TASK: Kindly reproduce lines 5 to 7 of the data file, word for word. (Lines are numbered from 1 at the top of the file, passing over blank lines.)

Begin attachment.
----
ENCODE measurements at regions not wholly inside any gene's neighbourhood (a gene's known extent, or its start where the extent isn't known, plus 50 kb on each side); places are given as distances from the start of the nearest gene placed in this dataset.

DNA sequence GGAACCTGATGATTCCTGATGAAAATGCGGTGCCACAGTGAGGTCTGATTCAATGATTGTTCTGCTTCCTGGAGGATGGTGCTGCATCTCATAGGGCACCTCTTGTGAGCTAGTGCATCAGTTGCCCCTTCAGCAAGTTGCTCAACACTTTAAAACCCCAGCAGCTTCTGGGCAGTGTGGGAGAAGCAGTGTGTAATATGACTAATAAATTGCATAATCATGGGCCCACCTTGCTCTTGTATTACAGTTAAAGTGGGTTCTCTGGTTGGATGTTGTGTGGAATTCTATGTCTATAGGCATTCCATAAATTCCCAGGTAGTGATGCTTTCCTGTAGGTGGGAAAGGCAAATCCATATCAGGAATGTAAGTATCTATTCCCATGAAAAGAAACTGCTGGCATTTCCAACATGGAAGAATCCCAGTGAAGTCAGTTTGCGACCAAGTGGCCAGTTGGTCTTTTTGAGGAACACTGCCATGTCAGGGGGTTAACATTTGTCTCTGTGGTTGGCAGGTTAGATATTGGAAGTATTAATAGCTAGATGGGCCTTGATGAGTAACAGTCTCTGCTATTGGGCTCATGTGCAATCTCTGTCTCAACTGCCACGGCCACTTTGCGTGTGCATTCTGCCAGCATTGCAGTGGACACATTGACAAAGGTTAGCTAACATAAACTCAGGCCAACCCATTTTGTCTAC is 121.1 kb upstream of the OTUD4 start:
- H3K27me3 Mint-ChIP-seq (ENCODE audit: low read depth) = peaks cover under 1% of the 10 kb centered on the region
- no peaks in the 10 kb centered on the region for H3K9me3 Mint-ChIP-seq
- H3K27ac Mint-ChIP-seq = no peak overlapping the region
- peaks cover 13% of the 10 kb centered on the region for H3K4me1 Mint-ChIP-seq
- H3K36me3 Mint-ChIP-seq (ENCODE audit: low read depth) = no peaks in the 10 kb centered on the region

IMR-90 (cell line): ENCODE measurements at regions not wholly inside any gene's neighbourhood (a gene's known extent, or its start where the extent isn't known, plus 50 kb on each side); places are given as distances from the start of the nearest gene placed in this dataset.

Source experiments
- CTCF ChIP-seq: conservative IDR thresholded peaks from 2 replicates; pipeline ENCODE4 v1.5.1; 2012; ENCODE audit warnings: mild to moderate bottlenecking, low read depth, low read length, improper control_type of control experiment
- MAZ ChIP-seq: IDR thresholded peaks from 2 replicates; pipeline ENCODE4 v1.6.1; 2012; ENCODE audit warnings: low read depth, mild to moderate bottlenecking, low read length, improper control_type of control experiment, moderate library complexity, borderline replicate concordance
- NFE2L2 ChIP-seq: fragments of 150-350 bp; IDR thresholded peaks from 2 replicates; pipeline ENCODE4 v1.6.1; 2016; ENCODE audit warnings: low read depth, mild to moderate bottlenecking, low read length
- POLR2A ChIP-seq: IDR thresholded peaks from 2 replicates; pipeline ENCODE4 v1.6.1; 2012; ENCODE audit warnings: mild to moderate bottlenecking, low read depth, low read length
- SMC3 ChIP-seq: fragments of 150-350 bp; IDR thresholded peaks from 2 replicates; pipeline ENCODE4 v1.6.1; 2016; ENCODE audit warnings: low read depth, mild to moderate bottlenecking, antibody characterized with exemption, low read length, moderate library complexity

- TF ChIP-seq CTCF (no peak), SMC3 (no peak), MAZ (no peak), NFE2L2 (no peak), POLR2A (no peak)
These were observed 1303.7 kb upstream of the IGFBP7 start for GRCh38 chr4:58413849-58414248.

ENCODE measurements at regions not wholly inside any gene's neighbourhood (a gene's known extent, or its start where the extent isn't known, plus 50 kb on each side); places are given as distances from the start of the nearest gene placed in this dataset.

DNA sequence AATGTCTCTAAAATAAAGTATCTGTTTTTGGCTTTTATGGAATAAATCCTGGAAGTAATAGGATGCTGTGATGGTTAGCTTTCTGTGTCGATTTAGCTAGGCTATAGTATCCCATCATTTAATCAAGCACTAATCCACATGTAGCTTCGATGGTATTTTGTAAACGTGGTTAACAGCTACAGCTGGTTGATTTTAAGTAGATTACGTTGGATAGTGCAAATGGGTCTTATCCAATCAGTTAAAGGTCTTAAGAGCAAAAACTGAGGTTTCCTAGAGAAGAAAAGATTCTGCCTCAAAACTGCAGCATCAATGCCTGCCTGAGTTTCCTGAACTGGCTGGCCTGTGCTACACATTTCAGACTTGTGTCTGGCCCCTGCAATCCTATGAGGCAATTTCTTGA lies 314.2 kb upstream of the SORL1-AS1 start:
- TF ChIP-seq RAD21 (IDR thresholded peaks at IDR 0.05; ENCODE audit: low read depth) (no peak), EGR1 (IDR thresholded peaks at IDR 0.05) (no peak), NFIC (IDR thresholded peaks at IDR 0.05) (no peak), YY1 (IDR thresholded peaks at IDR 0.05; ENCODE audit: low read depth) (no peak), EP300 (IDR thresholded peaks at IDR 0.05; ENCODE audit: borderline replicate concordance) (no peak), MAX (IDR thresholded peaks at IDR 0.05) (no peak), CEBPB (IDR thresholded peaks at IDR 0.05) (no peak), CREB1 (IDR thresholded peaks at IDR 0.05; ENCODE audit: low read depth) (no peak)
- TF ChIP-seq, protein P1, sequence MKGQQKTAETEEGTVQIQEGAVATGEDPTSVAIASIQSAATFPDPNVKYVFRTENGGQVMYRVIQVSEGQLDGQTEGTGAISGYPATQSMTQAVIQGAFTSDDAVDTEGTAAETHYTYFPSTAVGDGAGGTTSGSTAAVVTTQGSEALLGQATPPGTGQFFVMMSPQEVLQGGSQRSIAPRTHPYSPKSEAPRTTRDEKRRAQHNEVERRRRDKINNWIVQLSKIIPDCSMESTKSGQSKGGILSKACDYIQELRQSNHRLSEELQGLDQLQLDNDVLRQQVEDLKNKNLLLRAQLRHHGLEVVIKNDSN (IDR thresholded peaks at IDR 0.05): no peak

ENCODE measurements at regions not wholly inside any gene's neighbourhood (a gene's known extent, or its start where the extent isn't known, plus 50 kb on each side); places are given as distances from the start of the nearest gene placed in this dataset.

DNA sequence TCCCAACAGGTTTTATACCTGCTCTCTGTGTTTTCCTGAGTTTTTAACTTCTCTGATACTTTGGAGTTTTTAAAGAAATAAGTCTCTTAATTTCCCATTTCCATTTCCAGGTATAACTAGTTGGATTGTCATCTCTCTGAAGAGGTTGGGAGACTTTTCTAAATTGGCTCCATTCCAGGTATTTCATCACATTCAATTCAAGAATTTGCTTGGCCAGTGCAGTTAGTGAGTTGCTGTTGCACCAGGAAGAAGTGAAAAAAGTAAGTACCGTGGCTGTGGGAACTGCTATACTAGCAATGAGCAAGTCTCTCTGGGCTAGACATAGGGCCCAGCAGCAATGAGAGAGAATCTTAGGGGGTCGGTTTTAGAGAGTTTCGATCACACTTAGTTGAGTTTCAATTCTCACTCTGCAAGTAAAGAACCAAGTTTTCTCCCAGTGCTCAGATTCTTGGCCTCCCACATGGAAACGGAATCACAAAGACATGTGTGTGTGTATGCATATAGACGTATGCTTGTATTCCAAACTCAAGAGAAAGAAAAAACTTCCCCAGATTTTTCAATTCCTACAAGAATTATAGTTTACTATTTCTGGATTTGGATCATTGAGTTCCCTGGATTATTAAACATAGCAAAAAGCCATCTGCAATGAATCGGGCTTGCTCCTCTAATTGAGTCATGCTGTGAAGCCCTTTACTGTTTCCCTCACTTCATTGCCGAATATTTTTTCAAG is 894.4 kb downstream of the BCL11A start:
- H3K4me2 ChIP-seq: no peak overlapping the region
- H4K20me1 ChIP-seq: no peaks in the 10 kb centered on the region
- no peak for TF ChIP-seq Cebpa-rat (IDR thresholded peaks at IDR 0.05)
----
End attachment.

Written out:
- H3K27ac Mint-ChIP-seq = no peak overlapping the region
- peaks cover 13% of the 10 kb centered on the region for H3K4me1 Mint-ChIP-seq
- H3K36me3 Mint-ChIP-seq (ENCODE audit: low read depth) = no peaks in the 10 kb centered on the region